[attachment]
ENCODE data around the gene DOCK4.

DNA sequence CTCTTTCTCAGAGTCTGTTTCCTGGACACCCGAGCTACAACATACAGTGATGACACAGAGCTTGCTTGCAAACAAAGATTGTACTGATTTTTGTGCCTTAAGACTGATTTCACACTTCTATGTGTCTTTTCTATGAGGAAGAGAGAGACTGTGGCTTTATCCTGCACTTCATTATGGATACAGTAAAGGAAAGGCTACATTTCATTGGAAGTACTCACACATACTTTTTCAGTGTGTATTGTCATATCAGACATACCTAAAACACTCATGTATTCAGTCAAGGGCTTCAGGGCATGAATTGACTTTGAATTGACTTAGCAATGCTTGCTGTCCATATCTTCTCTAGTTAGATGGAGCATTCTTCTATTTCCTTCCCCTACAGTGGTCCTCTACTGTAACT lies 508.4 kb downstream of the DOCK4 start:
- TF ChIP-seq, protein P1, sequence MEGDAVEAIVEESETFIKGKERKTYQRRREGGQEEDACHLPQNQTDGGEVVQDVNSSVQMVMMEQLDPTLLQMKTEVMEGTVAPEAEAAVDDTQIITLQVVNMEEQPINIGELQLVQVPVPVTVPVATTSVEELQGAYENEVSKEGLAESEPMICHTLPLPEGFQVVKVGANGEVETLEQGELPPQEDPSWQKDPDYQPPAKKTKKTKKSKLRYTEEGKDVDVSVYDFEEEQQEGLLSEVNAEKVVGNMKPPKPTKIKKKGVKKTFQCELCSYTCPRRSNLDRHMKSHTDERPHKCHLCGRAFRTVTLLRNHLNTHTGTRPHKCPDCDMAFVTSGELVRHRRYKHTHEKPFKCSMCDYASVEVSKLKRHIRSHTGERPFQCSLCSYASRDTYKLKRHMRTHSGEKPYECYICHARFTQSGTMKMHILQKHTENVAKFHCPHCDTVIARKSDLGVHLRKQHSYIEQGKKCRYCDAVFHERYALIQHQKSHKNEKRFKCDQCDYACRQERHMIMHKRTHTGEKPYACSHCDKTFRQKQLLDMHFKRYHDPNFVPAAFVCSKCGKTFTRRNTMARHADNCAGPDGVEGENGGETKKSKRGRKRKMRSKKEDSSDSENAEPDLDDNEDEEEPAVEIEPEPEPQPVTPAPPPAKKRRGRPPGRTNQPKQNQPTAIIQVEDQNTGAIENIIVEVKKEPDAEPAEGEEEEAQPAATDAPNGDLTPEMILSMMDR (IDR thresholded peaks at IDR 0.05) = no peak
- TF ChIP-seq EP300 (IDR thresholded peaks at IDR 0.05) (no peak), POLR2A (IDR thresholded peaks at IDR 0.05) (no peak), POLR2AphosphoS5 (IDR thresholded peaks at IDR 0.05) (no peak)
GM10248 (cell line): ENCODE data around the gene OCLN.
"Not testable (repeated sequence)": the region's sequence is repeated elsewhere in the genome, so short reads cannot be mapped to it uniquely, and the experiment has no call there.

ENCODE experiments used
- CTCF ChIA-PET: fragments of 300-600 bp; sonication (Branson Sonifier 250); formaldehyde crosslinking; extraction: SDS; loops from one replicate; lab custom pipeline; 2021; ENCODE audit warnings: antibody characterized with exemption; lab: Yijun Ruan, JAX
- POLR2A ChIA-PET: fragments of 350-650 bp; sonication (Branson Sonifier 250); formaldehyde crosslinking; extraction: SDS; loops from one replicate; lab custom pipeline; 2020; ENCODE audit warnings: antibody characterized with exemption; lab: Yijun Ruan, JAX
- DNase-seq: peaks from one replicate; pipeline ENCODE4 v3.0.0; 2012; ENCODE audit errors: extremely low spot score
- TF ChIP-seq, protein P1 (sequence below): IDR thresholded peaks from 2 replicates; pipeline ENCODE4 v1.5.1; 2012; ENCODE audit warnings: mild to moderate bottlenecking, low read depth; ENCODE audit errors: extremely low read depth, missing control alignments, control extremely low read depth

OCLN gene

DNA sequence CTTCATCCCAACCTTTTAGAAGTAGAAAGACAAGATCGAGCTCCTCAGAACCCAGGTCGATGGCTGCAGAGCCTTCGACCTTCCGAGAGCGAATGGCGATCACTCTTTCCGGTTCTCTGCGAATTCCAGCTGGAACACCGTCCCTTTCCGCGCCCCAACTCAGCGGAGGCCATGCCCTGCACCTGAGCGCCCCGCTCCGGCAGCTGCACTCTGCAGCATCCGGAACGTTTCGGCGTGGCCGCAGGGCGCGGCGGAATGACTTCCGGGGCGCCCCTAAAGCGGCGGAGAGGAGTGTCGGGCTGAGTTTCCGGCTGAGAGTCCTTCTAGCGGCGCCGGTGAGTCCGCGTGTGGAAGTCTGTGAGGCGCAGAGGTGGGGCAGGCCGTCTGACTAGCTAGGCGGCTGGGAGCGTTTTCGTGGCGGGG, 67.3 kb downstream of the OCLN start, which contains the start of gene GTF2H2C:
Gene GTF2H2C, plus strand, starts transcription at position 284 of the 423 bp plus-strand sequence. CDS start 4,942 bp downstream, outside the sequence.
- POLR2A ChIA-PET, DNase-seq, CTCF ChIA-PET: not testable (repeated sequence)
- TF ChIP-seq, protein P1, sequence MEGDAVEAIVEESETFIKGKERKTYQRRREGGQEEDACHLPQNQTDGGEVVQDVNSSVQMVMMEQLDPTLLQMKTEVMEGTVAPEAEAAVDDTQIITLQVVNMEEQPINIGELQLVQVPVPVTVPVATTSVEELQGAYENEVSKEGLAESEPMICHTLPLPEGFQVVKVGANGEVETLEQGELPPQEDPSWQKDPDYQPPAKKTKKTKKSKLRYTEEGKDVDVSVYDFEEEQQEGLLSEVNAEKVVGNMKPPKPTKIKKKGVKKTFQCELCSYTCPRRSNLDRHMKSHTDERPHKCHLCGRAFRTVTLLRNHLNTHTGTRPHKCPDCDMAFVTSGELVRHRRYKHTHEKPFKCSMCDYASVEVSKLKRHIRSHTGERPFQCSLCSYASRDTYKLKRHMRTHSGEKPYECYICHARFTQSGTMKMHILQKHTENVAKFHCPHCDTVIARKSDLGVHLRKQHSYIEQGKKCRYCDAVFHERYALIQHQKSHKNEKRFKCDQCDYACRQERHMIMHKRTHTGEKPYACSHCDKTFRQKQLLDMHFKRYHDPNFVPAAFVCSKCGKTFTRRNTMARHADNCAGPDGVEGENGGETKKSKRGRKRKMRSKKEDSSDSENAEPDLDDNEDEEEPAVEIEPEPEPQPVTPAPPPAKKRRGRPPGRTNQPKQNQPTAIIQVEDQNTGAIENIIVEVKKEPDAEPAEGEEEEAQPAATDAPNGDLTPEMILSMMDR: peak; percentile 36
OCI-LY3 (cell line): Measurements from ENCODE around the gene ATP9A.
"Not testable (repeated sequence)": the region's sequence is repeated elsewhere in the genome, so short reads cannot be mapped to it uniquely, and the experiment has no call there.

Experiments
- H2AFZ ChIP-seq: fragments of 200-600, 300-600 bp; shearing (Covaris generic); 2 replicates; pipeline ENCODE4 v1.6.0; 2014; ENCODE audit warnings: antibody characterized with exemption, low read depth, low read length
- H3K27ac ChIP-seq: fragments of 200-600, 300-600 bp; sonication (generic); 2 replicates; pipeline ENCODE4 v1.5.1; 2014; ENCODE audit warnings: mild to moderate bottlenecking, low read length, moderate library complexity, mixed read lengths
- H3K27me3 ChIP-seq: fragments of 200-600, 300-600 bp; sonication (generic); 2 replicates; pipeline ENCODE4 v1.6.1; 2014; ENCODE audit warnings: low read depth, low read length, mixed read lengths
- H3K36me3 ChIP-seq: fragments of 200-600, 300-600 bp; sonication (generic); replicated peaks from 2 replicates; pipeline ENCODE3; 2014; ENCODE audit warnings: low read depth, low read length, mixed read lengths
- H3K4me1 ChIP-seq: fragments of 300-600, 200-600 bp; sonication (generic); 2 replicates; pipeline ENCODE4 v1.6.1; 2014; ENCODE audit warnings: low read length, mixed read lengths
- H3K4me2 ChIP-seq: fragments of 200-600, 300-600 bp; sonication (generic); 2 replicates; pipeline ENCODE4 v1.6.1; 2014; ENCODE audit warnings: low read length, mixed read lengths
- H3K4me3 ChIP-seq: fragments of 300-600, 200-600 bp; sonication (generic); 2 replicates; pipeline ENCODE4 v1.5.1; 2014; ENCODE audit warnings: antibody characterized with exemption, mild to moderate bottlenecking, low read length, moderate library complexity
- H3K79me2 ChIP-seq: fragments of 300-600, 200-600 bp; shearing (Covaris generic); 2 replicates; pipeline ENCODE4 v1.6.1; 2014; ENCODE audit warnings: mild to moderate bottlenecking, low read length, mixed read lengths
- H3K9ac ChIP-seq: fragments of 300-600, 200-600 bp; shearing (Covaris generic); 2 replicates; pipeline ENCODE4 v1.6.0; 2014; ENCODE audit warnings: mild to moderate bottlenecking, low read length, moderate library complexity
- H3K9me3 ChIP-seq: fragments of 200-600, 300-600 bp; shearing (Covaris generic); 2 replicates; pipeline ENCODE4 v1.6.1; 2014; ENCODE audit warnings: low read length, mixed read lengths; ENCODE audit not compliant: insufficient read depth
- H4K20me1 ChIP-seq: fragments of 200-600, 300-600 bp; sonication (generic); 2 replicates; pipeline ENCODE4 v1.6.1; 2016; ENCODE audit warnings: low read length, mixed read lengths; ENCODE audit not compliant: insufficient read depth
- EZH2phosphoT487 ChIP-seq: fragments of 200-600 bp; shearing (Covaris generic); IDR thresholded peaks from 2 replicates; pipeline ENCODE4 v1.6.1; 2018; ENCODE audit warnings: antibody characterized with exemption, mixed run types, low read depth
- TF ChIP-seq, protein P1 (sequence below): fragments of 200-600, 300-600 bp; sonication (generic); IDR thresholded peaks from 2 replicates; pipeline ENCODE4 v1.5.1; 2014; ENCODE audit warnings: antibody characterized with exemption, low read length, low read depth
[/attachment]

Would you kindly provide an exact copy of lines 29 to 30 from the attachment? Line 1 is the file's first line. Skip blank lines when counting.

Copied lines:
- H3K9me3 ChIP-seq: fragments of 200-600, 300-600 bp; shearing (Covaris generic); 2 replicates; pipeline ENCODE4 v1.6.1; 2014; ENCODE audit warnings: low read length, mixed read lengths; ENCODE audit not compliant: insufficient read depth
- H4K20me1 ChIP-seq: fragments of 200-600, 300-600 bp; sonication (generic); 2 replicates; pipeline ENCODE4 v1.6.1; 2016; ENCODE audit warnings: low read length, mixed read lengths; ENCODE audit not compliant: insufficient read depth